Back in the ye olde days of the prohibition, when people thought a great way to take people's minds off the devastation of World War I would be to prohibit the sales of alcohol, people took to smuggling spirits.
Spirits being another (and mildly inexplicable) term for the liquor that has fueled many an article...er...I mean...let's just move on, eh?
And while the premier comic from brand new publisher Ambrosia Publishing is, indeed, set in the rollicking good times of the prohibition era and is called Smuggling Spirits, well, it's not the lack of alcohol that's causing problems.
It's the other, decidedly less pleasant things that most people have on their minds in this horror comic - nasty things that lurk in the shadows and are very, very fond of people who don't know enough to stay off the streets.
Of course, all that terror and mayhem is enough to drive even a law abiding sort to drinking, which is very good news indeed for the protagonists of the series, bootlegger Al Stone, whose rather unique psychological condition gives him a huge leg up on his competition, and the young ward who's gotten wrapped up in the operation.
We sat down to talk with artist Mike Henderson and writer Ben Fisher about the comic which debuts this Spring, their work and, oddly, chimpanzees.
CBR News: Guys, what kind of comics did you read growing up?
Ben Fisher: As a kid, it was all super hero fare (assuming I can use that word without incurring a lawsuit). Primarily Marvel, especially Claremont's X-Men, but I was also a huge fan of Giffen's Justice League. Later on, like so many others, I stumbled upon Watchmen, Sin City and Sandman and everything kind of changed for me. The doctors say it was puberty, but I'm pretty sure it was an Alan Moore spell.
Mike Henderson: I think the first comic I ever read was actually a compilation volume of Jerry Siegel and Joe Schuster's Superman comics from the '30s on up through the Curt Swan era. Somewhere in there I got my first taste of Batman and started towards the darker side of comics. Through middle school, high school and eventually Joe Kubert's School, I started picking up everything from Sandman to Dark Knight Returns, Watchmen, Sin City and Akira.
MH: I've been drawing ever since I could hold an instrument that would make a mark on a flat surface, anything from restaurant placemats when I was four up to the Bristol boards I use now. It wasn't really until late in high school that I thought, "Oh, shit! Maybe I could do this for a living!" I guess at the time it was either that or the military. I'll admit that I hung up the pencils and brushes a few times over the past six years or so, but I'm here to stay now!
CBR: How did you guys end up working together?
BF: Viper Comics was hosting a talent competition for a back-up feature to its Dummy's Guide to Danger series (a great read, by the way). I put out feelers through the Internet tubes for interested artists, and received a few pages from Mike. It was immediately obvious that his style was perfect for the story, and we started collaborating soon afterward. We were lucky enough to have our entry selected by the fine folks at Viper, and have been working together ever since.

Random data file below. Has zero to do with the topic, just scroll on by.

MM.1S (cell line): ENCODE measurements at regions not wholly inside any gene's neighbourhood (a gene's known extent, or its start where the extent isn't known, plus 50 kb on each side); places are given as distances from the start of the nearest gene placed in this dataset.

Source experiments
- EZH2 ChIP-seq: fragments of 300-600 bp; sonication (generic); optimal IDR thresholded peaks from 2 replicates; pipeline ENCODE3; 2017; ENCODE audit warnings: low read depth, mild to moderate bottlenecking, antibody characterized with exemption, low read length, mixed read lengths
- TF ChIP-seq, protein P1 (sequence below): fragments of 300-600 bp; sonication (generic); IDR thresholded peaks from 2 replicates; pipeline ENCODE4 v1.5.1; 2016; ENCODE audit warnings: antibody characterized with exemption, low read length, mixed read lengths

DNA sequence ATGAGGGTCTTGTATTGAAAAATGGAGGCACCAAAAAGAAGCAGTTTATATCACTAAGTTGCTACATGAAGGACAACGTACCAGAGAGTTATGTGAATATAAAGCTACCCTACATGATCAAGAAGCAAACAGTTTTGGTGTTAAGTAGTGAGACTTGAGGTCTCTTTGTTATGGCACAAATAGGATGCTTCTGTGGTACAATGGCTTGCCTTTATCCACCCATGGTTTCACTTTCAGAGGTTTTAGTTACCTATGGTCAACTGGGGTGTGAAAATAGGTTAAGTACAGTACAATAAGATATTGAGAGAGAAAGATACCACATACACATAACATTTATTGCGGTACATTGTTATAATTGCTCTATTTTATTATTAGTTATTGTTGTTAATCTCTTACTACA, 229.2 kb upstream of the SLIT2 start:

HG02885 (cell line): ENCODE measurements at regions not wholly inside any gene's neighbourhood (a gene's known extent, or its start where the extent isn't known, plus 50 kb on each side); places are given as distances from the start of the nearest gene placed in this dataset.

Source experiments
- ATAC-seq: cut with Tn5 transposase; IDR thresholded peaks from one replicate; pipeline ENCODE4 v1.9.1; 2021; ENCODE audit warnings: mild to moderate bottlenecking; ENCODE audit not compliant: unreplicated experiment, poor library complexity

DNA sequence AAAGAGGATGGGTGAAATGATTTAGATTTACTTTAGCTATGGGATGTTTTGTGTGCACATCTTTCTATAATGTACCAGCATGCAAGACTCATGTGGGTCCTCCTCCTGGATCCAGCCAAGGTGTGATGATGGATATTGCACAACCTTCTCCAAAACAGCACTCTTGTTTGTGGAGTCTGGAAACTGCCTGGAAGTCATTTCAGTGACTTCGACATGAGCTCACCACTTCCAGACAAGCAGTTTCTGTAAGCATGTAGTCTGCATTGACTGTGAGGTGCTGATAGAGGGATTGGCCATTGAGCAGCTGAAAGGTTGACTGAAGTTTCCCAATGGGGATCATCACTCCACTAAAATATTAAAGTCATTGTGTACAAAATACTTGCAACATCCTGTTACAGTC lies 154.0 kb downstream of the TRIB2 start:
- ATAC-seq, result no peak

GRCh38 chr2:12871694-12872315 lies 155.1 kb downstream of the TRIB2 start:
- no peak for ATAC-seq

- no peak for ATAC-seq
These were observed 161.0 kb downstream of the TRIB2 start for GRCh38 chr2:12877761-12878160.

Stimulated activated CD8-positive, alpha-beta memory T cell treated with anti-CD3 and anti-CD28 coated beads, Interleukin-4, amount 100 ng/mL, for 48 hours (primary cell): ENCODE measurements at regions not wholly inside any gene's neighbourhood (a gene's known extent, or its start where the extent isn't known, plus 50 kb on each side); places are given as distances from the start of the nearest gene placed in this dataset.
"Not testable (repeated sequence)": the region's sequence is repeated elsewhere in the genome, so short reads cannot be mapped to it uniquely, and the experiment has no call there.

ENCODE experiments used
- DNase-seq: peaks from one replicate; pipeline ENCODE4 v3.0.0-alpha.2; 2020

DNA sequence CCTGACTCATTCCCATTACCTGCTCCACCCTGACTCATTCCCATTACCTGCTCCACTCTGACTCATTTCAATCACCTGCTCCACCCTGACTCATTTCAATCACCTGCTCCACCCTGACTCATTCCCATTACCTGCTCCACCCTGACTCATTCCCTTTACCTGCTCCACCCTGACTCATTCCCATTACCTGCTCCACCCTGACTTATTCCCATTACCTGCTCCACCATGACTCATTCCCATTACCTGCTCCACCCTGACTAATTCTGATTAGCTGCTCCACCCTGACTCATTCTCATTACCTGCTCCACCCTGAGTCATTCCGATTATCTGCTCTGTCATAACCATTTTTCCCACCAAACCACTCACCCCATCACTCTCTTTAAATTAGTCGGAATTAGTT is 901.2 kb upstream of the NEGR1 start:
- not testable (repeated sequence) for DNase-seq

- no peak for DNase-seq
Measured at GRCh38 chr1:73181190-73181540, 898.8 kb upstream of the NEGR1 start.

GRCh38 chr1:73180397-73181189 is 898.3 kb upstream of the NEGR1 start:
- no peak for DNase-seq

CBR: Tell us a bit about your background - what else have you guys done in comics?
BF: I'm a relative newcomer to the comic book industry. Previously, my experience has been with screenplays and short fiction, but I'm finding that the sequential art medium is immensely more satisfying. Other than the story with Viper, Mike and I have been published in the Dark Horrors anthology by Arcana Studios and we have a couple other projects in the works that can hopefully be announced soon.
MH: Professionally speaking, you're looking at it. Smuggling Spirits is my first real work in the business; I try not to count our earlier "contest" work. As proud as I am of what we've done so far, this is my start.
CBR: On that note, how about the two of you tell us a bit about Smuggling Spirits.
MH: Smuggling Spirits is one of those things that I read three pages of script and thought we could make something really original, really fun and maybe even really successful. Each page I reread, I still get amazed at just how good this guy is. But it's a constantly evolving world for me, the way I see it and the way it comes out on the page keep changing as I move along. But I guess that's how it is with any project.
BF: I had been toying with the concept for Smuggling Spirits for a while. I was interested in the idea of a character who was essentially the opposite of that kid in The Sixth Sense. In other words, a protagonist who is the only character who can't see dead people. Except in this case, instead of dead people, we have a world populated by all kinds of nasty creatures that appeared under very mysterious circumstances shortly after World War I. Everyone knows about them (and knows to be terrified of them) except for this one guy, who has no idea they exist.